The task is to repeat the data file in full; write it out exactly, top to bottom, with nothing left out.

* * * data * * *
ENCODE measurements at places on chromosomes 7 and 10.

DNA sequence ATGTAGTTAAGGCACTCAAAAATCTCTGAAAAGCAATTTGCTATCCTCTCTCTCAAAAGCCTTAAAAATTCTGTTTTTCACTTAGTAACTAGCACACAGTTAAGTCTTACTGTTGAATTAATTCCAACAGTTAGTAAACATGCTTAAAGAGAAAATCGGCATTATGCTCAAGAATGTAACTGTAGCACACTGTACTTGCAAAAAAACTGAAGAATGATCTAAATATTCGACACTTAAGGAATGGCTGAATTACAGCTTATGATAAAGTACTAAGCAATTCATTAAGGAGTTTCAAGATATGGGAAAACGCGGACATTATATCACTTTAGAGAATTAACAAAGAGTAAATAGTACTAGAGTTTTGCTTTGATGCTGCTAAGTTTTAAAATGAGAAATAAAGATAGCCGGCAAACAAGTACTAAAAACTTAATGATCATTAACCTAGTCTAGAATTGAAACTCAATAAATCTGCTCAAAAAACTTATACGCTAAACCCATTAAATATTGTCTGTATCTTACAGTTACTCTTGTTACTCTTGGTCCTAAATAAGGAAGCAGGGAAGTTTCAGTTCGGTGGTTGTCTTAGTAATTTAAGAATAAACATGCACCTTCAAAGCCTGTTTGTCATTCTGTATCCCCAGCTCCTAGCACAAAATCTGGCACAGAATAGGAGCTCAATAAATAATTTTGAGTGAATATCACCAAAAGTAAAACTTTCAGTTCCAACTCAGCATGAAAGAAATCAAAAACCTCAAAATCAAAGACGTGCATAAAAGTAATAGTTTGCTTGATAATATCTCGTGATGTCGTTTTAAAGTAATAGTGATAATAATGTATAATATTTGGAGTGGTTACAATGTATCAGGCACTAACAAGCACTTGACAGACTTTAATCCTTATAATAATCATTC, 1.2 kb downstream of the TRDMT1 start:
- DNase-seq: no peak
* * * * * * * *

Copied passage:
ENCODE measurements at places on chromosomes 7 and 10.

DNA sequence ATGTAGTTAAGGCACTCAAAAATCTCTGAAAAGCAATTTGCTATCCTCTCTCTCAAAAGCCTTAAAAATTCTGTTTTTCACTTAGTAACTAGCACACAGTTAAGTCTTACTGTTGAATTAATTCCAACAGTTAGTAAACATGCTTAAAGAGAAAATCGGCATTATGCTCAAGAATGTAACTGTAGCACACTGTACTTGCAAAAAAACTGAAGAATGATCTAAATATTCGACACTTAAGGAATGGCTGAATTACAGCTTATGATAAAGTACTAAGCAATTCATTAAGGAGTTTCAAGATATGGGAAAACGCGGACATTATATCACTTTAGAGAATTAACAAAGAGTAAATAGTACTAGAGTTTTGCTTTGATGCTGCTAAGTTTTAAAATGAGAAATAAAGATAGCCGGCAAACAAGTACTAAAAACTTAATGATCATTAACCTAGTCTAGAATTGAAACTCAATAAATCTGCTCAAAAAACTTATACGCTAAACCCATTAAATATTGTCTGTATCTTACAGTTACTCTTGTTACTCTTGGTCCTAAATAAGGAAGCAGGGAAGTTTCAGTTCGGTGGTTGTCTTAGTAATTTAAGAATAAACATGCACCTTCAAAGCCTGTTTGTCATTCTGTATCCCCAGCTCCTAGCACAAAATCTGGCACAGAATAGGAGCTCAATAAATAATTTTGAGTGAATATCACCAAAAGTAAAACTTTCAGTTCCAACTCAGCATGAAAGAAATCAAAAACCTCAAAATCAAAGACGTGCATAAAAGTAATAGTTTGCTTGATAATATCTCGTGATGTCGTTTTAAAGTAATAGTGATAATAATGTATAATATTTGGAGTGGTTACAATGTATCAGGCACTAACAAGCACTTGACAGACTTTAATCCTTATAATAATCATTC, 1.2 kb downstream of the TRDMT1 start:
- DNase-seq: no peak